The introduction of technologies like 1 Gbps FTTH broadband and smart grid to communities like Chattanooga, Tennessee has given birth to the concept of a smart city. Google aims to do the same thing in Kansas City. Both of those communities can be considered urban. So what about rural smart communities?
The Rural Smart Communities Summit
The National Telecommunications Cooperative Association (NTCA), a trade association representing the interests of small rural telco and broadband carriers, hosted the Rural Smart Communities Summit today in Washington DC. NTCA is opening a dialogue with rural interest organizations, including government and policy wonks, regarding the importance of ensuring smart communities also materialize in rural America.
The summit was attended by approximately 24 organizations and government agencies including NTIA, NRTC, NRECA, RUS, the Dept. of Veterans Affairs, National Rural Health Association, the Rural School and Community Trust, the Southern Rural Development Center, and the White House Domestic Policy Council, to name a few. The U.S. Chamber of Commerce, IBM, and Discovery Education represented the private sector.
Definition of a Rural Smart Community
Step one in this dialogue is to bring consensus to the definition of a smart rural community. NTCA has published a whitepaper, The Smart Rural Community, which offers the following definition, “A smart rural community relies on broadband networks to enable a series of applications that the community can leverage for innovative economic development and commerce, top‐notch education, first‐rate health care, cutting‐edge government services, enhanced security and more efficient utilities use,” as a beginning point. The recurring theme throughout today’s discussion revolved around broadband and its critical role for smart communities of any type, in any geographic location.
Today’s summit kicked off with opening remarks from RUS Administrator Jonathan Adelstein. Adelstein made no secret of his view regarding broadband and rural America stating, “I advocate a telecom diet rich in fiber,” alluding to his desire to see continued investment in fiber optics technology, both in the last and middle mile networks of rural America.
As many broadband advocates do, Adelstein equated the need for a robust broadband network in all of America to the need over 60 years ago for a national highway network. The completion of that highway network “…wasn’t just good for rural Americans, it was good for all Americans, and the same can be said for broadband.”
Adelstein also put the need for robust broadband in all U.S. communities, urban and rural alike, into a global competitive context. “China has 1.3 billion people and we have 300 million, which means they’ve got us by 1 billion people. Rural America has 50 million citizens. We need them and can’t afford to leave 50 million citizens behind,” in the global competitive race. Interesting way to look at it.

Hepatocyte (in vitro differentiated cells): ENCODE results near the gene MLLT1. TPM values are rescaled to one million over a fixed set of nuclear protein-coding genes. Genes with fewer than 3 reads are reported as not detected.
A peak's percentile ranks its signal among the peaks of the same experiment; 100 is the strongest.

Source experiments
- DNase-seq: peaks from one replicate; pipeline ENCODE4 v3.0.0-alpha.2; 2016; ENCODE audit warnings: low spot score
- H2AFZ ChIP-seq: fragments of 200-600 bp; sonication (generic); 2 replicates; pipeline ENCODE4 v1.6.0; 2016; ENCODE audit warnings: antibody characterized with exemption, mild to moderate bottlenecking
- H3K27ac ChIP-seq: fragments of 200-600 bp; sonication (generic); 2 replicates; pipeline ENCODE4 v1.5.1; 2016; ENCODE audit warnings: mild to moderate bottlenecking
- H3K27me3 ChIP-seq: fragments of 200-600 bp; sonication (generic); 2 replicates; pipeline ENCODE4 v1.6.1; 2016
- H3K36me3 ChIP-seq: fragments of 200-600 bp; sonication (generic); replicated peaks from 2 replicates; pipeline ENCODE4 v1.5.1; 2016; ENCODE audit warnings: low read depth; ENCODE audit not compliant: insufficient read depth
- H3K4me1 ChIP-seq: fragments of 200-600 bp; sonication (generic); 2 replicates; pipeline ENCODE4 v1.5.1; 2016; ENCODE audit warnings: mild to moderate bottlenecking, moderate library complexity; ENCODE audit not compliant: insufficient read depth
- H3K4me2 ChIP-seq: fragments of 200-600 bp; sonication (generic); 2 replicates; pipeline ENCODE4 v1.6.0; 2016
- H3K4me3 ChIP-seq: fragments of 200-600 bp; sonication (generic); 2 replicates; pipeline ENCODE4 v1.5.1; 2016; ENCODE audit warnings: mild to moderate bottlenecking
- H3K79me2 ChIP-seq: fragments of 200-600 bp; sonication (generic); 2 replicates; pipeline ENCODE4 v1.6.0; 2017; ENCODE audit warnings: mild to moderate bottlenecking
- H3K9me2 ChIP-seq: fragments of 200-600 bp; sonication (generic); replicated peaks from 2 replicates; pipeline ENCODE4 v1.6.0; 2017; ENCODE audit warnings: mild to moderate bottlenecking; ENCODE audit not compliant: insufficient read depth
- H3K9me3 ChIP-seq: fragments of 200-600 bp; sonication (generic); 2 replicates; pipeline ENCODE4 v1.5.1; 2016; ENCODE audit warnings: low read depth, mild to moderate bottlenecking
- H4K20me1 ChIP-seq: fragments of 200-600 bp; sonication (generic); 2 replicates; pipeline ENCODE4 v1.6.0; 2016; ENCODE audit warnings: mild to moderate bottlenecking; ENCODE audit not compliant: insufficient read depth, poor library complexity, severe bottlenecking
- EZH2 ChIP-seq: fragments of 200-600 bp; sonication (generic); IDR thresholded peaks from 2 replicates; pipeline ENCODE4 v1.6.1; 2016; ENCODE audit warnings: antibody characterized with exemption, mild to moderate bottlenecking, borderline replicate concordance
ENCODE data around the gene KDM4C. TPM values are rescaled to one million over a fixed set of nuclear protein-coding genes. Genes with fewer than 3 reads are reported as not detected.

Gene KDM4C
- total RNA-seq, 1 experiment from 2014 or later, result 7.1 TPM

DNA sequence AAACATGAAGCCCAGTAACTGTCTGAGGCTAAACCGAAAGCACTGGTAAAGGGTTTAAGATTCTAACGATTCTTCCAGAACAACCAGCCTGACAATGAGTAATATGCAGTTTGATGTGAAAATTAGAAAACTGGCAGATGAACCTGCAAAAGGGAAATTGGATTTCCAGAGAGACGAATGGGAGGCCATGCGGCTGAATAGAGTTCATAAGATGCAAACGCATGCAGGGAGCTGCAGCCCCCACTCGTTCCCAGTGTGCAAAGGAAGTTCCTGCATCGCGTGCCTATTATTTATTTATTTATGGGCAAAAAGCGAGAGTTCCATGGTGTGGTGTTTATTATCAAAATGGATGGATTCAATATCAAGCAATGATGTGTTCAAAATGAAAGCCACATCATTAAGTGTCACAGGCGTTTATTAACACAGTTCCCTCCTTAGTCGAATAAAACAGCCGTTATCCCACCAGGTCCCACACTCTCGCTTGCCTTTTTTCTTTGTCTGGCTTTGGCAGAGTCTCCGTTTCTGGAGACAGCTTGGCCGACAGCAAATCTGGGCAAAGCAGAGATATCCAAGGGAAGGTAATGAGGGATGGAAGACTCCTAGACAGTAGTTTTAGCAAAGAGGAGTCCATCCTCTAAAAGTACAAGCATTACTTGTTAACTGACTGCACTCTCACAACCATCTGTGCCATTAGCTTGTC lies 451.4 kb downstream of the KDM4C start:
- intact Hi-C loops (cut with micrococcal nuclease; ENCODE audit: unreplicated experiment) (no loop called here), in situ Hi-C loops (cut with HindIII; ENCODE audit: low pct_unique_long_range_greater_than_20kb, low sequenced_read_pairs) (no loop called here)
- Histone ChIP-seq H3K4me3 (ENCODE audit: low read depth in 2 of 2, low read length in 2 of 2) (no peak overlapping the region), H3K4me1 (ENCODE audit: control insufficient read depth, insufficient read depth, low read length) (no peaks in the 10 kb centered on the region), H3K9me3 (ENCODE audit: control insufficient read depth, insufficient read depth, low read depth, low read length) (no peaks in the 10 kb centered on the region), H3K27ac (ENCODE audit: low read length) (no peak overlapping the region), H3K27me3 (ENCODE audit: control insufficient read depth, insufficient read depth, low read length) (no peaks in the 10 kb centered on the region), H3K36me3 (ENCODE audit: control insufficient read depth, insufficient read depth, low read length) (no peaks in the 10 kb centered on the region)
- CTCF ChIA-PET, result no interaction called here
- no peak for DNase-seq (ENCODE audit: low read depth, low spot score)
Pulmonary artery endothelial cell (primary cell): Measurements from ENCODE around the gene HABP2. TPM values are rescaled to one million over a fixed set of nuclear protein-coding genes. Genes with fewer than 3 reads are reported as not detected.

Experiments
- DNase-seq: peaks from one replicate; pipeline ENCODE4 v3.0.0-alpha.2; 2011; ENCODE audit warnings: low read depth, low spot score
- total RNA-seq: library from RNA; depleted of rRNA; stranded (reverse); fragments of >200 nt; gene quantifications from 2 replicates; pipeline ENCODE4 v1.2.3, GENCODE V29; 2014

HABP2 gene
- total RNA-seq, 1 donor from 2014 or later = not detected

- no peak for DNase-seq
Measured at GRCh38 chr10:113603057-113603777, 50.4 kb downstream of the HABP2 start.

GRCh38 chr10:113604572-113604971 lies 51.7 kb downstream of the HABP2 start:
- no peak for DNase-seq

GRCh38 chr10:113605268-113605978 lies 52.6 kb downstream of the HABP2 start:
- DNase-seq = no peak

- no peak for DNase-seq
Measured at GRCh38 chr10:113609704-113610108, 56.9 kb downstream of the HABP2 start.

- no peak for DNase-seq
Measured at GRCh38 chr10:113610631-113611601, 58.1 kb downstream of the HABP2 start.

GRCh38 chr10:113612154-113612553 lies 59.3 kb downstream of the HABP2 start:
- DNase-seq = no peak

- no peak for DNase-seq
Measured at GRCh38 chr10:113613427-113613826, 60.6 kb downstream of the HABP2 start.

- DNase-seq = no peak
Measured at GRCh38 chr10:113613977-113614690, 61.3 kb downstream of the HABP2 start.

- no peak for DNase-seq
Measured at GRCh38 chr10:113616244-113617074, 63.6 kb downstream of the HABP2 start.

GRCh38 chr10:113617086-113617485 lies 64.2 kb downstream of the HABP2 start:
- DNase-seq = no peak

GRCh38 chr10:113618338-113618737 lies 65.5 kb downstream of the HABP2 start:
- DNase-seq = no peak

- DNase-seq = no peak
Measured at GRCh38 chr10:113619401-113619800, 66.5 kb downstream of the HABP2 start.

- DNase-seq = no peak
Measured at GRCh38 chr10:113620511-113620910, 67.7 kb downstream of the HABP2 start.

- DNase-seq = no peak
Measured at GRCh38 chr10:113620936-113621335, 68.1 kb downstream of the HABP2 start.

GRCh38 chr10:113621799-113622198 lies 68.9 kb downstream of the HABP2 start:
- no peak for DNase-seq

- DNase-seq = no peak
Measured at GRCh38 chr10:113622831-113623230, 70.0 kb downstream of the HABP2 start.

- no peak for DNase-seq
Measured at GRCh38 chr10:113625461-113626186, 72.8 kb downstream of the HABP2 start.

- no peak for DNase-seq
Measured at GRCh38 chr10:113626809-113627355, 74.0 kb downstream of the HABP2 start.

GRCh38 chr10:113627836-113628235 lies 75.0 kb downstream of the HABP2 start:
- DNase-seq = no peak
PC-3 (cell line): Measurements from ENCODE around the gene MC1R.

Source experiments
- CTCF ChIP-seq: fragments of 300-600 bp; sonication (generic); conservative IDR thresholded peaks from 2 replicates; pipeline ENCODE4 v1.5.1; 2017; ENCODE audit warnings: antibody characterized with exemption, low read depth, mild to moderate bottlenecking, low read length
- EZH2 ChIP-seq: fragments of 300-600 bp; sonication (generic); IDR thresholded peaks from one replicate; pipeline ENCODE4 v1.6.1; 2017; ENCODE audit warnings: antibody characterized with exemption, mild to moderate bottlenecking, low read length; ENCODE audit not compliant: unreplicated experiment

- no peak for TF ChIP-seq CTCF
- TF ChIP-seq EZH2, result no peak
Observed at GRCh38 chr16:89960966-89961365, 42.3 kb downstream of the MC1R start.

NTCA policy analyst Jesse Ward followed Adelstein with a discussion of the NTCA white paper highlighting several examples of smart rural community applications which are already in progress. Ward identified a rural smart grid example taking place in Ellendale, North Dakota with Dickey Rural Networks and several partners including the local rural electric cooperative.
Key Issues and Next Steps
Key issues were raised by the summit attendees regarding broadband and the goal of building rural smart communities. The role of education was a recurring theme, both in terms of K-12 schools and post-secondary education, and education of rural consumers as to the benefits of broadband. Important input was heard from other rural constituencies including the revealing fact that close to 50% of veterans reside in rural America.
The importance of broadband adoption was in heavy rotation as well. Several participants discussed the disconnect between broadband availability and actual broadband adoption. In many pockets of rural America, “build it and they will come” does not seem to apply.
NTCA believes this is a first step in this important discussion – one they want to continue. Today’s summit validated a key point that Ward of NTCA stated in her presentation, that “… the definition of a rural smart community is dynamic.” Next steps discussed at today’s summit include increased collaboration among the participating organizations, a follow up meeting with more tangible goals, and perhaps the identification of a pilot rural smart community. Such a community would put many of the applications of a smart city into practice for further study, with the goal of establishing a roadmap for rural communities who want to become “smart.”